They call it adult multisystem inflammatory syndrome, or MIS-A, and say it’s similar to childhood multisystem inflammatory syndrome or MIS-C. Like MIS-C, MIS-A is not obviously linked to the coronavirus, and those affected may not show any other symptoms that would suggest Covid-19 infection.
But MIS-A has killed at least three patients and, similar to Covid-19, disproportionately affects racial and ethnic minorities, the CDC team said.
A black man living in Florida suffered from ringing in the ears, vomiting, and chest pain. He tested negative for Covid-19 when he was hospitalized but died despite treatment. He was 46 years old.
A 22-year-old black woman in New York was healthy until she developed a fever and chills, but she spent 19 days in the hospital before she was well enough to go home, the CDC team said.
MIS-C has affected hundreds of children around the world and if treated immediately, the children will recover. It causes general inflammation, but patients don’t usually show the classic symptoms of the coronavirus. Blood tests suggest that MIS-C may develop weeks after a child has recovered from coronavirus infection – usually a case that caused mild or no symptoms.
The CDC team described the cases of 27 adults aged 21 to 50 years with similar syndromes. Most had extreme inflammation throughout the body and organs like the heart, liver, and kidneys – but not the lungs – functioning properly. “Although hyperinflammation and extrapulmonary organ dysfunction have been described in hospitalized adults with severe Covid-19, these conditions are generally associated with respiratory failure,” they wrote in the CDC’s weekly report on death and illness, the MMWR.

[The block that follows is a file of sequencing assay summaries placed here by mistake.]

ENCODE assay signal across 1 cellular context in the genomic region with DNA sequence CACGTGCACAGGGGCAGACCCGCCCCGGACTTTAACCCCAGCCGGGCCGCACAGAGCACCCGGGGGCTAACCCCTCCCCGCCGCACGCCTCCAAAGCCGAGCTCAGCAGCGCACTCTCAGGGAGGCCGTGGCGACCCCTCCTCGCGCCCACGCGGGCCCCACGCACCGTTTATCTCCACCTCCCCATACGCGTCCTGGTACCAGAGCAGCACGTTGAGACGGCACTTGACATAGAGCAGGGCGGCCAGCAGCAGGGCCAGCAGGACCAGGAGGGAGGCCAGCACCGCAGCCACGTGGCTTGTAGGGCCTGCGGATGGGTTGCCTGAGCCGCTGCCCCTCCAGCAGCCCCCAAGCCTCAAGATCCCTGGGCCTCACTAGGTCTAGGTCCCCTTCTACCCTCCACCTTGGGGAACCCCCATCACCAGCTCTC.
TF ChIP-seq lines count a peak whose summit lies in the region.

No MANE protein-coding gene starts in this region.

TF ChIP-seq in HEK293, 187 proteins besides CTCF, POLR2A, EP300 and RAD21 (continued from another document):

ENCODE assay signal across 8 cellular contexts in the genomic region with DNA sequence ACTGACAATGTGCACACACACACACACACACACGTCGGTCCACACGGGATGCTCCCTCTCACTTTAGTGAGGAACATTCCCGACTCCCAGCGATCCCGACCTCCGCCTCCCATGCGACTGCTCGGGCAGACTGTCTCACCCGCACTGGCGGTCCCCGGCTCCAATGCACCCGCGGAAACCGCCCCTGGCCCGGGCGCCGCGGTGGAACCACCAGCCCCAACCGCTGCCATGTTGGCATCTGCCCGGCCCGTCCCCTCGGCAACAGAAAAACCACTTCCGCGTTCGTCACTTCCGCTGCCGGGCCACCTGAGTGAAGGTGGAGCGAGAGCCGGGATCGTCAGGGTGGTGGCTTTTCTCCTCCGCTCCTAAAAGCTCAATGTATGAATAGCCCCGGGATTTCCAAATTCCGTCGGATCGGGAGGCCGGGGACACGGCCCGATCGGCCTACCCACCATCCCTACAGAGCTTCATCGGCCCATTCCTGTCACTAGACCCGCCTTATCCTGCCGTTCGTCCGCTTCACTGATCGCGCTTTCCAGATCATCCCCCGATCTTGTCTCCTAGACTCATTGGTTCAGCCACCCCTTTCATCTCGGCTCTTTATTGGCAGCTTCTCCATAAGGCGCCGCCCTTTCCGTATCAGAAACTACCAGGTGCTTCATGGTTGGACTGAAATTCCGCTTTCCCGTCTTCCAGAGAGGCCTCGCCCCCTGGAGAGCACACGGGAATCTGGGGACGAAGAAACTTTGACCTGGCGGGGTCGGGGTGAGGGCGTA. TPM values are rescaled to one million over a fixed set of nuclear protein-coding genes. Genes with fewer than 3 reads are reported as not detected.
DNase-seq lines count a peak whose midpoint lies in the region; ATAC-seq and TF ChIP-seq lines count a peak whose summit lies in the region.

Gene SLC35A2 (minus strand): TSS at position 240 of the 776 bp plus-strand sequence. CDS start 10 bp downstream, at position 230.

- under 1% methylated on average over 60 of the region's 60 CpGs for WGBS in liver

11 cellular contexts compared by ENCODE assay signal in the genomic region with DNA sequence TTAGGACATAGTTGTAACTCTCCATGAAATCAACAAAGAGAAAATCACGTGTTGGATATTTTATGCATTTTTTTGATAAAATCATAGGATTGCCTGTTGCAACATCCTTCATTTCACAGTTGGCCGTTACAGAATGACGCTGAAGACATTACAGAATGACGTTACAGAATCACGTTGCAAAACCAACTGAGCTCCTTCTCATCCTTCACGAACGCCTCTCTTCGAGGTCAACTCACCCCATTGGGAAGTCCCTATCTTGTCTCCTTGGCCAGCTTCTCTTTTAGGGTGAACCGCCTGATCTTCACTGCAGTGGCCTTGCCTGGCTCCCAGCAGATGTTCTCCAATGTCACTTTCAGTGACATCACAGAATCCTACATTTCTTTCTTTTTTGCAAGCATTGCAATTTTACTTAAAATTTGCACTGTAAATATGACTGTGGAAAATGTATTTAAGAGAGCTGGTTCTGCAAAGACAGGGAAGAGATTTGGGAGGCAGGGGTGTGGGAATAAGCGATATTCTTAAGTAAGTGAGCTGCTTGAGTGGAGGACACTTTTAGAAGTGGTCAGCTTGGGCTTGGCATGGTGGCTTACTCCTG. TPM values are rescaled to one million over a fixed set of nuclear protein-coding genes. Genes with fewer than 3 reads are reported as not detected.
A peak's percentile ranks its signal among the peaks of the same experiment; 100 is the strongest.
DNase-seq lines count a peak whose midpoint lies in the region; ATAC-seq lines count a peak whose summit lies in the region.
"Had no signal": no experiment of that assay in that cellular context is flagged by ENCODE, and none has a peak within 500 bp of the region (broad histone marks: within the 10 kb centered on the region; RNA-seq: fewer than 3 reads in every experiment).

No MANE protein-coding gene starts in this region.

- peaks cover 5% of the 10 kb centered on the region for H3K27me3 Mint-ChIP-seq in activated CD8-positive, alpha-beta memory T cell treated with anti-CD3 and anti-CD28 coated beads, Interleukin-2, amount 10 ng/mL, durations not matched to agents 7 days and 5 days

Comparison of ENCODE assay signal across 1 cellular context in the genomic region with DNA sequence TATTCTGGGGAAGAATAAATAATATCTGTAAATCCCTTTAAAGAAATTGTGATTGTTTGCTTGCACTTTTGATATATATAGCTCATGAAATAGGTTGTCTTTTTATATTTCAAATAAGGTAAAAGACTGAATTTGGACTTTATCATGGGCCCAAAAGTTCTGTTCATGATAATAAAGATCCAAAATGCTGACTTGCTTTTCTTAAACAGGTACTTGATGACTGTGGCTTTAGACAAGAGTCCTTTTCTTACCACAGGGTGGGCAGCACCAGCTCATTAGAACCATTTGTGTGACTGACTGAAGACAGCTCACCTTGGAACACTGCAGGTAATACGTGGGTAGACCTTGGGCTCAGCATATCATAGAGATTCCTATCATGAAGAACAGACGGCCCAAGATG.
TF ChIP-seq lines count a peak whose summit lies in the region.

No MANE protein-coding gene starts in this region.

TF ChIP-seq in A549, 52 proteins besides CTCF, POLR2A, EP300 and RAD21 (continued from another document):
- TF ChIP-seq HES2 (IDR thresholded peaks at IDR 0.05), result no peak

In contrast, the patients described here had minimal respiratory symptoms, hypoxemia (low blood oxygen levels), or radiological abnormalities as per the work case definition that was intended to distinguish MIS-A from severe Covid-19; only eight of 16 patients had documented prior to onset MIS-A respiratory symptoms. “
A third of the 27 patients tested negative for active coronavirus infection but tested positive for antibodies, suggesting they have been infected in the past. “All but one of the patients with MIS-A described in this report were from racial or ethnic minorities,” the researchers wrote.
“Doctors and health departments should consider MIS-A in adults with compatible signs and symptoms,” the team advised. “These patients may not have positive SARS-CoV-2 PCR or antigen test results, and antibody tests may be needed to confirm previous SARS-CoV-2 infection.”
Symptoms include a fever that lasts for 24 hours or more. Breast patient and irregular heartbeat; Signs of cardiac dysfunction; Gastrointestinal symptoms and rashes. X-rays can show pneumonia even if patients have no symptoms.
According to the CDC, 10 of the 27 patients needed an intensive care unit. three were intubated and three died. The first symptoms in two young adults were severe strokes.